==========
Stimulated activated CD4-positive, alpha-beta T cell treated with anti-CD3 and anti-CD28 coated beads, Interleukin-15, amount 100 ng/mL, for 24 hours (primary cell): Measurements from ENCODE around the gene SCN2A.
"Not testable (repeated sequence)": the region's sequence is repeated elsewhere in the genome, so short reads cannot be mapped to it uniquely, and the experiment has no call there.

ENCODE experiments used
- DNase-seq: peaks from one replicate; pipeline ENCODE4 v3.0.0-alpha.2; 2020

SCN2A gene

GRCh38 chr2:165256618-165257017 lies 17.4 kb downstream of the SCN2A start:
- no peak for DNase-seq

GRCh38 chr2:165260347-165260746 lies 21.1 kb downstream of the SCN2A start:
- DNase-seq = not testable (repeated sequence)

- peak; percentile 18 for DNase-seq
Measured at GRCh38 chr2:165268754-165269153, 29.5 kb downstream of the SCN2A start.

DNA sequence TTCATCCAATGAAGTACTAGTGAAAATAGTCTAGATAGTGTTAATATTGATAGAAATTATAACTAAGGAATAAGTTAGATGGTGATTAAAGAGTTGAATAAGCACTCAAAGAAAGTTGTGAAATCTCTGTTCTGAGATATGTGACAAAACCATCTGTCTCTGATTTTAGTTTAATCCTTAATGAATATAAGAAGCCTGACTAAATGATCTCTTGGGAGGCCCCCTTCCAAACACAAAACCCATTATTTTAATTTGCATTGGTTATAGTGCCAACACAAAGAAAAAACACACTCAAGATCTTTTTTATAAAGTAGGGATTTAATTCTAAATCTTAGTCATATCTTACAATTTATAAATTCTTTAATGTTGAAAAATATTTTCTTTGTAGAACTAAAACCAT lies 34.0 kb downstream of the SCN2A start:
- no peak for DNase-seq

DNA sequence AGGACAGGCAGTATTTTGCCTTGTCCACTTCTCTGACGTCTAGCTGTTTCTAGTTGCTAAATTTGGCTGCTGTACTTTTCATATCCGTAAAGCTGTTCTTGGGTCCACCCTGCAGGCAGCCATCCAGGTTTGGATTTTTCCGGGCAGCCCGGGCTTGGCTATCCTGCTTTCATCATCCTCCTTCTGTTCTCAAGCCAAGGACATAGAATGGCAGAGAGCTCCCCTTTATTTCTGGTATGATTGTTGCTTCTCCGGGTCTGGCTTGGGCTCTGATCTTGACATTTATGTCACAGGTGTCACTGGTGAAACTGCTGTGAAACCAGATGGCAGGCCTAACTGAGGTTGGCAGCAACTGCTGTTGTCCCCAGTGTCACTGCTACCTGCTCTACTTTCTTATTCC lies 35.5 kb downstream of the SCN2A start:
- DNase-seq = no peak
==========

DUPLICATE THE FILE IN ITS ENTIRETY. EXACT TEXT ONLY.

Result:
Stimulated activated CD4-positive, alpha-beta T cell treated with anti-CD3 and anti-CD28 coated beads, Interleukin-15, amount 100 ng/mL, for 24 hours (primary cell): Measurements from ENCODE around the gene SCN2A.
"Not testable (repeated sequence)": the region's sequence is repeated elsewhere in the genome, so short reads cannot be mapped to it uniquely, and the experiment has no call there.

ENCODE experiments used
- DNase-seq: peaks from one replicate; pipeline ENCODE4 v3.0.0-alpha.2; 2020

SCN2A gene

GRCh38 chr2:165256618-165257017 lies 17.4 kb downstream of the SCN2A start:
- no peak for DNase-seq

GRCh38 chr2:165260347-165260746 lies 21.1 kb downstream of the SCN2A start:
- DNase-seq = not testable (repeated sequence)

- peak; percentile 18 for DNase-seq
Measured at GRCh38 chr2:165268754-165269153, 29.5 kb downstream of the SCN2A start.

DNA sequence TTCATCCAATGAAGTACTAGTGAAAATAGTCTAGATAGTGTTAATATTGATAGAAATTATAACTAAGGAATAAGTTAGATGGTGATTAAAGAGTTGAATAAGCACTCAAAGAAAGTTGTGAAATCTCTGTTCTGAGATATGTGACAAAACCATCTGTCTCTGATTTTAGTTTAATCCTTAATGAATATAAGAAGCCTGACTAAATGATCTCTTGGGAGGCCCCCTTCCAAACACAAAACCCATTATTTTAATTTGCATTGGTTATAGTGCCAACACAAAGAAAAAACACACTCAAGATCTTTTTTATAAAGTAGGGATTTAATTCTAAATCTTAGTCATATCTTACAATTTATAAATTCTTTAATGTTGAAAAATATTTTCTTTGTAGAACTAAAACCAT lies 34.0 kb downstream of the SCN2A start:
- no peak for DNase-seq

DNA sequence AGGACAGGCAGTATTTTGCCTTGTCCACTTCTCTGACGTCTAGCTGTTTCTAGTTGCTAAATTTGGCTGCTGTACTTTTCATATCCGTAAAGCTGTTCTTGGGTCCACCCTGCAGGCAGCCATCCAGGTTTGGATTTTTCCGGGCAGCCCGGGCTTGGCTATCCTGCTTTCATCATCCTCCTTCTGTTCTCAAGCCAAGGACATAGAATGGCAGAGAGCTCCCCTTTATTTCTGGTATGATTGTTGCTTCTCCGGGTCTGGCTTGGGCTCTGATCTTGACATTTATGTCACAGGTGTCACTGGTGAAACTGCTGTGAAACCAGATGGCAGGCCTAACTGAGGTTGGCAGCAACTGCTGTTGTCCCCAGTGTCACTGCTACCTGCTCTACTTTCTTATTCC lies 35.5 kb downstream of the SCN2A start:
- DNase-seq = no peak